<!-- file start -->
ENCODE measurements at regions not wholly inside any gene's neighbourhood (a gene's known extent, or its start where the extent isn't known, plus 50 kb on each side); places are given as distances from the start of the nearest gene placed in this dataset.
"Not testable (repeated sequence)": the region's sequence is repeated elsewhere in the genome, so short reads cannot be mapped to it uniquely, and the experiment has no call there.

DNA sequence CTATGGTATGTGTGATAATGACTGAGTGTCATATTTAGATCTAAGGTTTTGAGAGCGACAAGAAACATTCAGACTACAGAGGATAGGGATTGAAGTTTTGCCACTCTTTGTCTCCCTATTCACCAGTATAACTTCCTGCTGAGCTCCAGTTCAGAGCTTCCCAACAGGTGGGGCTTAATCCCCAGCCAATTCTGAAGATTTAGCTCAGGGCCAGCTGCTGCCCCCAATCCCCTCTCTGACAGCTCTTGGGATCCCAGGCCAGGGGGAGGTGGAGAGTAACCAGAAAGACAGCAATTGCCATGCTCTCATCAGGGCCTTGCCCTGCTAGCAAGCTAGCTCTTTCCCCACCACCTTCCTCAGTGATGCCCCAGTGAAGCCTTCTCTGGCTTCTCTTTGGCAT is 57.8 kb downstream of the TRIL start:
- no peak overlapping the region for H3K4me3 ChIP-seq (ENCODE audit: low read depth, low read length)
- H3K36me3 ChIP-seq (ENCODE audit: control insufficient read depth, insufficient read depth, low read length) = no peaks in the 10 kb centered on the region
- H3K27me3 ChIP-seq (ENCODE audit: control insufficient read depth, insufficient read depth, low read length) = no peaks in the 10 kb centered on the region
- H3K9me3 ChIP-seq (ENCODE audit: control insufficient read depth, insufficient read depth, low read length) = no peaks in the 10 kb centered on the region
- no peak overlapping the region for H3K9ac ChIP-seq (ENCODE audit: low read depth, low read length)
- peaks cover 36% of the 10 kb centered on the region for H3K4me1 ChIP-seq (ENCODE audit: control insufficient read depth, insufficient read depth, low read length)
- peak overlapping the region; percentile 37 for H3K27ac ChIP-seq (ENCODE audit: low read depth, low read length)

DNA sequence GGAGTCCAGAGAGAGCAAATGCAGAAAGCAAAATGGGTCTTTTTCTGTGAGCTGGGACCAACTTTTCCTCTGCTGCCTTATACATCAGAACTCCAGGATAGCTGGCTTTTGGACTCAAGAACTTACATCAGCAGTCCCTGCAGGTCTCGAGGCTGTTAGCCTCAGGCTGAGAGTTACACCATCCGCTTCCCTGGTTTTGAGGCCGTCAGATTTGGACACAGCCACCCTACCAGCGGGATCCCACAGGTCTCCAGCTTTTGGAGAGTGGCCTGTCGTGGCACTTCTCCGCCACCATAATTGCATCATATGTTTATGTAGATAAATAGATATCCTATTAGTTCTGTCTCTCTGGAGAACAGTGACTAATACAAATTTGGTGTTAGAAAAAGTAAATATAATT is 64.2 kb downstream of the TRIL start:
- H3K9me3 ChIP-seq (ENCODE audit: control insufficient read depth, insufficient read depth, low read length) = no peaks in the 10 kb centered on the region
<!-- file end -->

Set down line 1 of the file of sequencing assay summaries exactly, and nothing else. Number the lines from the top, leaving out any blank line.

ENCODE measurements at regions not wholly inside any gene's neighbourhood (a gene's known extent, or its start where the extent isn't known, plus 50 kb on each side); places are given as distances from the start of the nearest gene placed in this dataset.